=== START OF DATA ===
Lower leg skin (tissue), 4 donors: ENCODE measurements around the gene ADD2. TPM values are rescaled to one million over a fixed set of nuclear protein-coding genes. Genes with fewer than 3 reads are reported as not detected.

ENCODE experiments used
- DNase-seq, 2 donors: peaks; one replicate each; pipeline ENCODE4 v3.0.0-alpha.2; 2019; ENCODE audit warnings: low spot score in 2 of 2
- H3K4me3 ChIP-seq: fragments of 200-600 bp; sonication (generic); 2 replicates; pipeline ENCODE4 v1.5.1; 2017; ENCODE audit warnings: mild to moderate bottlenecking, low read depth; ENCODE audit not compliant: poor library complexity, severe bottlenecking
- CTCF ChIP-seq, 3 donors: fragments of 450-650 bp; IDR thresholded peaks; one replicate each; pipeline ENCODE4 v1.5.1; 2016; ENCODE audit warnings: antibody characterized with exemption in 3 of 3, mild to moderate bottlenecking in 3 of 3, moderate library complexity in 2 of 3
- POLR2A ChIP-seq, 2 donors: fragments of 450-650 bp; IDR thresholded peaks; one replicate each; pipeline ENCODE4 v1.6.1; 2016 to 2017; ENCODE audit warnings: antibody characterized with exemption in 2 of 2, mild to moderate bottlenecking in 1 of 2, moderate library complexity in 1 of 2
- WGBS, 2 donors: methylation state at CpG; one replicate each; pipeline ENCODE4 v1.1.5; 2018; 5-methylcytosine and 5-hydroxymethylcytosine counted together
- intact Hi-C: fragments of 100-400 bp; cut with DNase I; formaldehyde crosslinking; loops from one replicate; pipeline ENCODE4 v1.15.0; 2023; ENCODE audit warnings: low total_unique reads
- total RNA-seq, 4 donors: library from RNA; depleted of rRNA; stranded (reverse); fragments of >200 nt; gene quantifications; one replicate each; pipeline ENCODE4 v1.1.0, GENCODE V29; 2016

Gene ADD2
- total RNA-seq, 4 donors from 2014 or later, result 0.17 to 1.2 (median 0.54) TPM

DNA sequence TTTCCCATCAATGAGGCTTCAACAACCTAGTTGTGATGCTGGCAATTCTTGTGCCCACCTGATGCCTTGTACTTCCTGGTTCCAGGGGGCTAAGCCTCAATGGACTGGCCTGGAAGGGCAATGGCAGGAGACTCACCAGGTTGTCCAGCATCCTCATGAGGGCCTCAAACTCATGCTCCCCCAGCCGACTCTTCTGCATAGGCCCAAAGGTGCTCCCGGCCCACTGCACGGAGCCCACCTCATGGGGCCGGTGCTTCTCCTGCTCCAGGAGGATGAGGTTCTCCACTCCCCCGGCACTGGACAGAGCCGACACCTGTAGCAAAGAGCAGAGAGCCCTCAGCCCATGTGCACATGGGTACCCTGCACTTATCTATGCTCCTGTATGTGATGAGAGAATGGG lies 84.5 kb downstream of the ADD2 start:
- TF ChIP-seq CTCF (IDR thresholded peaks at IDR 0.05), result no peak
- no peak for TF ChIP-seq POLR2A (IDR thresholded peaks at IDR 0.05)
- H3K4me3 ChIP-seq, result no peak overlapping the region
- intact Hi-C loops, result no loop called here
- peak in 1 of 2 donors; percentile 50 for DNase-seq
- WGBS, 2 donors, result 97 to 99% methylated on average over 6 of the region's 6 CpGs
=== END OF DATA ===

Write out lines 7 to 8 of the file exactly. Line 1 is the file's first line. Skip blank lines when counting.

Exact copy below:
- WGBS, 2 donors: methylation state at CpG; one replicate each; pipeline ENCODE4 v1.1.5; 2018; 5-methylcytosine and 5-hydroxymethylcytosine counted together
- intact Hi-C: fragments of 100-400 bp; cut with DNase I; formaldehyde crosslinking; loops from one replicate; pipeline ENCODE4 v1.15.0; 2023; ENCODE audit warnings: low total_unique reads